Monaco Pictures’ ‘Star Wars’ ticket glitch leads to hundreds of email addresses being exposed

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HUNTSVILLE, Ala. (WHNT) – A lot of people are scrambling for opening night tickets for ‘Star Wars: The Force Awakens,’ but that scramble got a little more complicated this week with a hiccup from Monaco Pictures at Bridge Street.

It starts with the ticketing mistake from Cinemark, which owns Monaco Pictures, that sparked the very first email from them.

Their email says in part:

“Due to an error on our website, some of the show times were displayed as general admissions show times instead of Privé 21+ VIP show times. Unfortunately, we cannot have guests under the age of 21 in our Privé lounge or auditoriums. If you have any guests in your party that are under 21 years of age, please visit our guest experience concierge desk to switch your tickets for another show.”

Of course, at this point, it’s just a ticketing error; inconvenient for a film with as much hype as the Star Wars premier, but it’s the email itself that actually caused  hubbub on the web.

The list is hundreds of emails long.

That’s because the email carbon copied everyone, instead of blind carbon copying everyone, which means everyone who got it could see and respond to everyone else.

And that sparked memes. Lots of memes. People tell us they received dozens of messages over the course of the day, and more than one report to us that their Gmail accounts were lumped in as spam accounts, preventing them from sending any email at all.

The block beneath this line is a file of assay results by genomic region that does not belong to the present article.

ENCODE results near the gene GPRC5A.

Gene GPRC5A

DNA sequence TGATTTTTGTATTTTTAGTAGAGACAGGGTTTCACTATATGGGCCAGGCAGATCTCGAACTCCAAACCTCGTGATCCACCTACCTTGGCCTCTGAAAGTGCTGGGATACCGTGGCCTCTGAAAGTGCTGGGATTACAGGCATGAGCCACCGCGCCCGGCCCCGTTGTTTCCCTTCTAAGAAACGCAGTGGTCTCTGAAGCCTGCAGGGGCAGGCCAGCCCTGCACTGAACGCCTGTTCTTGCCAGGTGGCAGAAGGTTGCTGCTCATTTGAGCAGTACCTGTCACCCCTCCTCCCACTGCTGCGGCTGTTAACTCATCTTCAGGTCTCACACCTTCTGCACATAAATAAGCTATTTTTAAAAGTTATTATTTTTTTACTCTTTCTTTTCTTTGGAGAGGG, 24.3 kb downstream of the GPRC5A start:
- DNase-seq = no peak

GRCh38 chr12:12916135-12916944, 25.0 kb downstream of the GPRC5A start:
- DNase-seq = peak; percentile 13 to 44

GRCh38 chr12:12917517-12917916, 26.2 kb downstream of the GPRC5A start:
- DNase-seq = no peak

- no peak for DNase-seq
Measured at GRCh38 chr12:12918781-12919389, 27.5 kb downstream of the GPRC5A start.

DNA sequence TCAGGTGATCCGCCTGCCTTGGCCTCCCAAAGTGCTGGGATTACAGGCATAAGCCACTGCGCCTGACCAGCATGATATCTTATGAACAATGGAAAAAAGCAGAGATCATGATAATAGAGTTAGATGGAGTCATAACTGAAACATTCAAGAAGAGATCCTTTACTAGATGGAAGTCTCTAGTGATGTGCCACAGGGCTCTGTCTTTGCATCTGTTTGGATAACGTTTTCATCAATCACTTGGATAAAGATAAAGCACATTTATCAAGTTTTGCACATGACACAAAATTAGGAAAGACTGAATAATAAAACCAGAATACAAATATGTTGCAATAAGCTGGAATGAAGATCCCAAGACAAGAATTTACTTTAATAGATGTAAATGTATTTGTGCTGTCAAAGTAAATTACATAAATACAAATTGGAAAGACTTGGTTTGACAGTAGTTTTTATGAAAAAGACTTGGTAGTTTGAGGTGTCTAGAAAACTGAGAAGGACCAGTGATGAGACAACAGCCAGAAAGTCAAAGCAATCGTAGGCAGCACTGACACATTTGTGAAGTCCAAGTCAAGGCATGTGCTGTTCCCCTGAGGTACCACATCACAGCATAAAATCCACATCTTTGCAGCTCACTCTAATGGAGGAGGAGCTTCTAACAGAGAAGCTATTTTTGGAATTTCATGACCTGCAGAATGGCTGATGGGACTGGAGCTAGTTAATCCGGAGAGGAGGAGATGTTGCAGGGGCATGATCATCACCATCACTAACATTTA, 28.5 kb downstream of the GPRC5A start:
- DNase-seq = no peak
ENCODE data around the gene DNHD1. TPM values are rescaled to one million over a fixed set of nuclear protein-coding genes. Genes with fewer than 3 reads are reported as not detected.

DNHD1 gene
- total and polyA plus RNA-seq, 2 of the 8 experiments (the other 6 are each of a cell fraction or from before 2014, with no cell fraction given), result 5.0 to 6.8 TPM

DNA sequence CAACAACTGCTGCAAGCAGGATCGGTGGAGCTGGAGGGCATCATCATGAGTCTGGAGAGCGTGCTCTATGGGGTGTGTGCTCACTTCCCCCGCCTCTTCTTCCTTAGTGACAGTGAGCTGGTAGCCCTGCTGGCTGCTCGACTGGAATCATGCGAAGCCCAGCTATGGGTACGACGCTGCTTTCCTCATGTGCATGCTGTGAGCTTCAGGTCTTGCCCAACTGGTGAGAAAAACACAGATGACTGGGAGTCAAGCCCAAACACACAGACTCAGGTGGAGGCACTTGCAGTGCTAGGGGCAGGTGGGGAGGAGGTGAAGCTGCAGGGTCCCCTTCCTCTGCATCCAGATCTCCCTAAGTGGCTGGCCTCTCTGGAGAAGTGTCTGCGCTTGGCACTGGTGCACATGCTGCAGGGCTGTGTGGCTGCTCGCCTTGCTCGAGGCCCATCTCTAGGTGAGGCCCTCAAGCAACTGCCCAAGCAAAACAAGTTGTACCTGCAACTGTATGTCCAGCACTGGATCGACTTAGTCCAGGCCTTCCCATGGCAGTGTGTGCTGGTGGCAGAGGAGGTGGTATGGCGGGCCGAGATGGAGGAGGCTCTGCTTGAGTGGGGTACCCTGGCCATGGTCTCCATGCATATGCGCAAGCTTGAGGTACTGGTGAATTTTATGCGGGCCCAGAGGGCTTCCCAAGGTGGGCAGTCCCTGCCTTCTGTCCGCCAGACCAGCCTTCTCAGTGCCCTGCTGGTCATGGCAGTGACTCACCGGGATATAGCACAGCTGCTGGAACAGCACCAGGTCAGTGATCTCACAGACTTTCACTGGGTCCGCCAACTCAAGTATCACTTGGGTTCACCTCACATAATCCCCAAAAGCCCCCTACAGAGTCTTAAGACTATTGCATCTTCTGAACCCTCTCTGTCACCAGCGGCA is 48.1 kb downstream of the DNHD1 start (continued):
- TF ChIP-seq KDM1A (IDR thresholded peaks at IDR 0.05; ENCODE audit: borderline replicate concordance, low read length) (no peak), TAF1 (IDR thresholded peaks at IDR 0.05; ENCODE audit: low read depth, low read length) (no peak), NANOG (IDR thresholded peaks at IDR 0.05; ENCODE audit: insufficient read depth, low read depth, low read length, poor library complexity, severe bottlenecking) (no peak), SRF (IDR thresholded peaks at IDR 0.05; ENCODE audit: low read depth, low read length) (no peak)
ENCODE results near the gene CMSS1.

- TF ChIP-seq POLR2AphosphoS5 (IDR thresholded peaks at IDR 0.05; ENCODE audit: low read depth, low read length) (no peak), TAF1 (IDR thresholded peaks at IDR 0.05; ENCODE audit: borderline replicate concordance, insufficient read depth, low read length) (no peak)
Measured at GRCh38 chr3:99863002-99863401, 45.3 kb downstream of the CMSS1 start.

As for the ticketing for Star Wars, some say they visited the Monaco and had the issues immediately taken care, others say there was uncertainty.

So we called the Monaco to ask what they were doing to make this right. They wouldn’t tell us.

They say they can only talk about it with people directly involved.

As far as the security aspect of all those email being spread, first things first, having your email address out and about on a list like this is not the end of the world. You can’t suddenly have your computer taken over in a Hollywood-style hack because of it.

However, it does expose you to uniquely personal phishing attacks, where scammers try to get you to click a malicious link or give them some info.

F1 Solutions does cyber security work in Huntsville, and one of their senior techs, Troy McCartney, explains, “They can use that information to kind of craft their attack and craft specific messages to send to you to make it more likely for you to click on them.”

They could search your email address to find other social media accounts and tailor an attack to a specific interest.

They’ve already got one pretty good premise.

McCartney elaborates, “We know that they’re going to be at the Monaco on the opening day of ‘Star Wars,’ so you can start to build a message like that. You could even do a copycat message, where you could pretend to be the Monaco and offer a ticket upgrade or offer a dollar off popcorn at the concession stand due to this error. Someone could be likely to fall for that.”

Bottom line, be extra vigilant as you open emails, and especially if you’re going to follow a link or send in information.

McCartney adds, “Check to make sure that the email is valid. Call whoever it is who sent you the email. Hover over links to make sure they’re going to take you places that you expect them to take you to.”

This is not some kind of personal security crisis, but it is a situation where you want to use some extra caution.